miércoles, 10 de mayo de 2017

Neurotoxicidad por anestesia / Anesthesia neurotoxicity

Mayo 3, 2017. No. 2678






El precondicionamiento isquémico remoto provee neuroprotección. Impacto de la apoptosis inducida por ketamina en el cerebro de ratas en desarrollo
Remote ischemic preconditioning provides neuroprotection: impact on ketamine-induced neuroapoptosis in the developing rat brain.
Eur Rev Med Pharmacol Sci. 2016 Dec;20(23):4972-4979.
Abstract
OBJECTIVE: Previous studies have demonstrated that the commonly used anesthetic ketamine can acutely increase apoptosis and have long-lasting detrimental effects on cognitive function as the animal matures. Remote ischemic preconditioning (RIPC) has been confirmed to have a cerebral protective role in animal models of brain damage. The aim of this study was to investigate whether RIPC can protect the developing brain from anesthetic-induced neurotoxicity. MATERIALS AND METHODS: To investigate the protective properties of RIPC, 60 new-born Sprague-Dawley (SD) rats were randomly allocated into four groups: ketamine (20 mg/kg was diluted in saline, six times at an interval of 2 hours); RIPC (left hind row ischemia 5 min, reperfusion 5 min, a total of four cycles); ketamine + RIPC: RIPC was induced at postnatal day 5 and rats underwent the same treatment with the ketamine group after 48 hours; and saline (group vehicle). Neuronal apoptosis in the frontal cortex and hippocampal CA1 region was measured 24 h after treatment using immunohistochemistry of cleaved caspase-3. Learning and memory abilities were tested at the age of 60 days by Morris water maze test. RESULTS: The percentage of cleaved caspase-3 immunohistochemical staining positive cells in the ketamine + RIPC group showed a more marked decline in neuronal apoptosis of the CA1 region than that in the ketamine group (p < 0.05) but not in the CA1 region (p > 0.05). The mice exposed to RIPC alone showed no difference from the saline-treated mice. Moreover, RIPC significantly reversed the learning and memory deficits observed at 60 days of age. CONCLUSIONS: Our data indicate that RIPC treatment provides protection against ketamine-induced neuroapoptosis in the frontal cerebral cortex but not in the hippocampal CA1 region in developing rats and attenuates long-term behavioural deficits as the animals mature, suggesting a new possible strategy for neuroprotection.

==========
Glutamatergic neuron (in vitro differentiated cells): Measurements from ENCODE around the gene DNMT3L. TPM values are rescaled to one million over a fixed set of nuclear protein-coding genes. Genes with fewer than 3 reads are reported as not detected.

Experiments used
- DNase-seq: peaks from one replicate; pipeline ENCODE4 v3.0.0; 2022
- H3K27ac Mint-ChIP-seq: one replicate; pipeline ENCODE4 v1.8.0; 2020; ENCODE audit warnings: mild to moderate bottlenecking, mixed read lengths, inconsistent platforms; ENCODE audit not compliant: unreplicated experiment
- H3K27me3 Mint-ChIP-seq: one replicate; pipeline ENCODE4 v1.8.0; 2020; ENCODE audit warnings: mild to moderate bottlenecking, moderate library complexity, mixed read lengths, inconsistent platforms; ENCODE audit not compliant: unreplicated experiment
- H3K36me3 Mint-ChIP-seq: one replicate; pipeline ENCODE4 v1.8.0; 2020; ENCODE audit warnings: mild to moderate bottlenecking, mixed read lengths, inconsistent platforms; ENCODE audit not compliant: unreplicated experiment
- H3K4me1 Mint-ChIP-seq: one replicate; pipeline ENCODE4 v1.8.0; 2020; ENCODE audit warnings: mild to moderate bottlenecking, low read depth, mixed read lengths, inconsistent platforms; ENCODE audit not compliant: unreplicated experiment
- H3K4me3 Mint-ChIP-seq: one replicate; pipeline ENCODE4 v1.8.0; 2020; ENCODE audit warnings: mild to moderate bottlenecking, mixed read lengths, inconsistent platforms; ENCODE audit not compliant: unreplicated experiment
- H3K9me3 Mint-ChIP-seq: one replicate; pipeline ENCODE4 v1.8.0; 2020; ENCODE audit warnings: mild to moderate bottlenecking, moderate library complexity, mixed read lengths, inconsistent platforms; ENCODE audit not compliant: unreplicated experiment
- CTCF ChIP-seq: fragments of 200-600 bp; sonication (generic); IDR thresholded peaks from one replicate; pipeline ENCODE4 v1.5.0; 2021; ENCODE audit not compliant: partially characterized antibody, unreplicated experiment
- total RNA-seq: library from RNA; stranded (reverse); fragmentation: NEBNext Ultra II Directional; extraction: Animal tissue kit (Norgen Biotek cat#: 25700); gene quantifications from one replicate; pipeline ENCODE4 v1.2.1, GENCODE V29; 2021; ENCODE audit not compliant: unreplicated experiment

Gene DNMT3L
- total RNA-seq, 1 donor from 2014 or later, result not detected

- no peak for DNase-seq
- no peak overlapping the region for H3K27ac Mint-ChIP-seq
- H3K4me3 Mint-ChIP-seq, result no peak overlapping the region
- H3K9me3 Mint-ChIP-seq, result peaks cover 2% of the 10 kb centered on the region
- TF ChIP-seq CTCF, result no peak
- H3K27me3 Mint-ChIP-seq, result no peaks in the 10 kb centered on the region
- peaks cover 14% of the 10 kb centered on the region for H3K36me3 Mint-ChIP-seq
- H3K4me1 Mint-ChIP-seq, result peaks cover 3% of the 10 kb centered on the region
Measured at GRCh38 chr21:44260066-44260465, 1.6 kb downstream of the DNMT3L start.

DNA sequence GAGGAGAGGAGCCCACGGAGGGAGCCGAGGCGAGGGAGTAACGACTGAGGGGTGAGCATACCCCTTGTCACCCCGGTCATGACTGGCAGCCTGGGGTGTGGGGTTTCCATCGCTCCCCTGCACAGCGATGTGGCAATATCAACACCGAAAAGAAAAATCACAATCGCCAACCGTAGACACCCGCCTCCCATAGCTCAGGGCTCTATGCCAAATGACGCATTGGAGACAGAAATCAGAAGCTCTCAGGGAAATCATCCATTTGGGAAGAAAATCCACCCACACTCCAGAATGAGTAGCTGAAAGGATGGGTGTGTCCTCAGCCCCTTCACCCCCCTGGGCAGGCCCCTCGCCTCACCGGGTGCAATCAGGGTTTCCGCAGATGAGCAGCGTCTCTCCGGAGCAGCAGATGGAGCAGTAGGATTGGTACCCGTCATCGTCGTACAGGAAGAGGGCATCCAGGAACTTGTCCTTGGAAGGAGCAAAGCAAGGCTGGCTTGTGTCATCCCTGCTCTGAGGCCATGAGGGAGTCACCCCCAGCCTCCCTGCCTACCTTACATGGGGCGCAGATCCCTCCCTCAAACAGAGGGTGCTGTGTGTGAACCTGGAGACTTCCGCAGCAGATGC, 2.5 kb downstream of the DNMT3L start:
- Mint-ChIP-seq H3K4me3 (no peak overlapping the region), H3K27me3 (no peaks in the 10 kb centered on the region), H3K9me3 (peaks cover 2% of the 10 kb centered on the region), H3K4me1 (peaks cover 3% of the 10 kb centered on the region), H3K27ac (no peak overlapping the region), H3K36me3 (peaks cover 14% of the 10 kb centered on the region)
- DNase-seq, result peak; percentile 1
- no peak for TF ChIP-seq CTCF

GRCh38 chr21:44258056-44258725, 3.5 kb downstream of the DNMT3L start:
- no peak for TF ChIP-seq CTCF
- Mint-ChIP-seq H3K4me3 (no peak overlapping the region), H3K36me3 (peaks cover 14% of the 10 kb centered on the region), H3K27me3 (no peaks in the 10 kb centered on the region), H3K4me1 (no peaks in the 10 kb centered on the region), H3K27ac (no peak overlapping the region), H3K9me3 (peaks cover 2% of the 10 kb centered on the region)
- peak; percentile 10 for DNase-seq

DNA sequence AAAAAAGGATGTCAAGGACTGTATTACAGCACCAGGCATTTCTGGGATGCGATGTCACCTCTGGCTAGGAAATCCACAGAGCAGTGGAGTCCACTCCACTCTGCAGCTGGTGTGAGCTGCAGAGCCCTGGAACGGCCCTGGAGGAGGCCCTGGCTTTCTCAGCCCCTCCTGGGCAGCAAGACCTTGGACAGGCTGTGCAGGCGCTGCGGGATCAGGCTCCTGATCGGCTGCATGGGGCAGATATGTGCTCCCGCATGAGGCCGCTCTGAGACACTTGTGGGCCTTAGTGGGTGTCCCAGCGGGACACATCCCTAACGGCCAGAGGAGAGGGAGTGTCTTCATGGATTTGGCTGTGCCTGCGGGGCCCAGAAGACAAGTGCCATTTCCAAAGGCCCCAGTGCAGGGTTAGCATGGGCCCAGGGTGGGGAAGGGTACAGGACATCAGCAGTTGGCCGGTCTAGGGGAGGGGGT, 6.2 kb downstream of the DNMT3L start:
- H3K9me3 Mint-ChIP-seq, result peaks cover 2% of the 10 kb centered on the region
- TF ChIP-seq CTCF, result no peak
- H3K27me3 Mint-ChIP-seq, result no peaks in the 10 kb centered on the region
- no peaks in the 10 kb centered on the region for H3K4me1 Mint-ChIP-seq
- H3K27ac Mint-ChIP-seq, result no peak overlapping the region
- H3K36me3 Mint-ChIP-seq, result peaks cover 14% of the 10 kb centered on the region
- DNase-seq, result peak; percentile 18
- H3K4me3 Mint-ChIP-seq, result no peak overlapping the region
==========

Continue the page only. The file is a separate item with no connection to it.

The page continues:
Monóxido de carbono y neurotoxicidad inducida por anestesia
Carbon monoxide and anesthesia-induced neurotoxicity.
Neurotoxicol Teratol. 2017 Mar - Apr;60:50-58. doi: 10.1016/j.ntt.2016.09.002. Epub 2016 Sep 9.
Abstract
The majority of commonly used anesthetic agents induce widespread neuronal degeneration in the developing mammalian brain. Downstream, the process appears to involve activation of the oxidative stress-associated mitochondrial apoptosis pathway. Targeting this pathway could result in prevention of anesthetic toxicity in the immature brain. Carbon monoxide (CO) is a gas that exerts biological activity in the developing brain and low dose exposures have the potential to provide neuroprotection. In recent work, low concentration CO exposures limited isoflurane-induced neuronal apoptosis in a dose-dependent manner in newborn mice and modulated oxidative stress within forebrain mitochondria. Because infants and children are routinely exposed to low levels of CO during low-flow general endotracheal anesthesia, such anti-oxidant and pro-survival cellular effects are clinically relevant. Here we provide an overview of anesthesia-related CO exposure, discuss the biological activity of low concentration CO, detail the effects of CO in the brain during development, and provide evidence for CO-mediated inhibition of anesthesia-induced neurotoxicity.
KEYWORDS: Anesthesia-induced neurotoxicity; Apoptosis; Carbon monoxide; Cytoprotection; Endogenous; Exogenous; Exposure; General anesthesia; Low-flow anesthesia; Mitochondria; Oxidative stress; Therapy

Neurotoxicidad inducida por anestesia en el cerebro en desarrollo. Actualización de la evidencia preclínica
Anaesthetics-induced neurotoxicity in developing brain: an update on preclinical evidence.
Zhou Z1, Ma D2.
Brain Sci. 2014 Mar 14;4(1):136-49. doi: 10.3390/brainsci4010136.
Abstract
Every year millions of young people are treated with anaesthetic agents for surgery and sedation in a seemingly safe manner. However, growing and convincing preclinical evidence in rodents and nonhuman primates, together with recent epidemiological observations, suggest that exposure to anaesthetics in common clinical use can be neurotoxic to the developing brain and lead to long-term neurological sequelae. These findings have seriously questioned the safe use of general anaesthetics in obstetric and paediatric patients. The mechanisms and human applicability of  anaesthetic neurotoxicity and neuroprotection have remained under intense investigation over the past decade. Ongoing pre-clinical investigation may have significant impact on clinical practice in the near future. This review represents recent developments in this rapidly emerging field. The aim is to summarise recently available laboratory data, especially those being published after 2010, in the field of anaesthetics-induced neurotoxicity and its impact on cognitive function. In addition, we will discuss recent findings in mechanisms of early-life anaesthetics-induced neurotoxicity, the role of human stem cell-derived models in detecting such toxicity, and new potential alleviating strategies.

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